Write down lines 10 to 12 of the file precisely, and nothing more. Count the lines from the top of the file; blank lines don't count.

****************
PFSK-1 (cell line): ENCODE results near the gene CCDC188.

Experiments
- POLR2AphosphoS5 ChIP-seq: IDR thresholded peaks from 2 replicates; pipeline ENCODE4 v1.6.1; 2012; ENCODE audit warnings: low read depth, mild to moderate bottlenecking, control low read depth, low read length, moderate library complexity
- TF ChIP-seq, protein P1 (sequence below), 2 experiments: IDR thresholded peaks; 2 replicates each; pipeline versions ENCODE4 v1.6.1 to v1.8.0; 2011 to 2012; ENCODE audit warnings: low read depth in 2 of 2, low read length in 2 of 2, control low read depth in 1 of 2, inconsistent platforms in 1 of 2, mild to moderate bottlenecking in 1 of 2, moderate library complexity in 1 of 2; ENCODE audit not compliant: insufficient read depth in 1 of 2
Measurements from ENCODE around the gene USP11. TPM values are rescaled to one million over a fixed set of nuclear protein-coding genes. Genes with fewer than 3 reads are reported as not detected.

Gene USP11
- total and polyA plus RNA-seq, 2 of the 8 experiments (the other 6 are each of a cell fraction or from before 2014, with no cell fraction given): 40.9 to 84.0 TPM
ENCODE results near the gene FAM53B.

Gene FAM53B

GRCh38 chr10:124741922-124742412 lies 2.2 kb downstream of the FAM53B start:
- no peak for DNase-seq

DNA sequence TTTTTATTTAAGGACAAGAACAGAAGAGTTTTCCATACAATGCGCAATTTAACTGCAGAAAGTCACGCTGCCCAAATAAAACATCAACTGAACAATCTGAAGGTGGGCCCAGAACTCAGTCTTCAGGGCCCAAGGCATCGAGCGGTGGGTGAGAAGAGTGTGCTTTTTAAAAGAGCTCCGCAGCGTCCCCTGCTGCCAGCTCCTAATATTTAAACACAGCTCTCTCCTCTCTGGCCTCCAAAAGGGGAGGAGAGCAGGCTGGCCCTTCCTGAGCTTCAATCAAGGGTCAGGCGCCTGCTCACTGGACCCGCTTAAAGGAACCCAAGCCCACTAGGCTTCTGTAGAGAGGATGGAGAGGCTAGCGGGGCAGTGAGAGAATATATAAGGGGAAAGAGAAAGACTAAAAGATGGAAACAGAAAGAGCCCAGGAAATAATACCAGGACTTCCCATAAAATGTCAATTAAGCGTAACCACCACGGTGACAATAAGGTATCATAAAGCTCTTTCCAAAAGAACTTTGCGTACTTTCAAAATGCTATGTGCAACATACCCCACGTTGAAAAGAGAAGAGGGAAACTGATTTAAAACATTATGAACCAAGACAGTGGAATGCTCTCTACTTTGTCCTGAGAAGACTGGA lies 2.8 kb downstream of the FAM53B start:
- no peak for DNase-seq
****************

GRCh38 chr10:124741922-124742412 lies 2.2 kb downstream of the FAM53B start:
- no peak for DNase-seq

DNA sequence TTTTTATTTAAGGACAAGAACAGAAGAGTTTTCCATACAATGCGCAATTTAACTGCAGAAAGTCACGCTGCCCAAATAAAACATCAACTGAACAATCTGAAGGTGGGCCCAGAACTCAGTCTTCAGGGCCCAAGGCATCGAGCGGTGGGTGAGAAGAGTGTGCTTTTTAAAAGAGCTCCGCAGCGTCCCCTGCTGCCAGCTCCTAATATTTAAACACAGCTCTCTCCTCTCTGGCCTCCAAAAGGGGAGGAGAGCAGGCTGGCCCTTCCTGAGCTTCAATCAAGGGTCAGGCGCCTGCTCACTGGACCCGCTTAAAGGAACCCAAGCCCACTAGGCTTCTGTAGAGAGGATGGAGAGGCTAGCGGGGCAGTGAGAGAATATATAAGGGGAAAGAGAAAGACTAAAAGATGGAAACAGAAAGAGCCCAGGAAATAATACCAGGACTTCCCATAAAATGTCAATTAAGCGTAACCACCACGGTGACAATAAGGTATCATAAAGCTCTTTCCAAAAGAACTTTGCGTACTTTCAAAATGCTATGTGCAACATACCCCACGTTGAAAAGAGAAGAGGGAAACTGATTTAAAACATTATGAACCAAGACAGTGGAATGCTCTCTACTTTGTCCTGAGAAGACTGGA lies 2.8 kb downstream of the FAM53B start: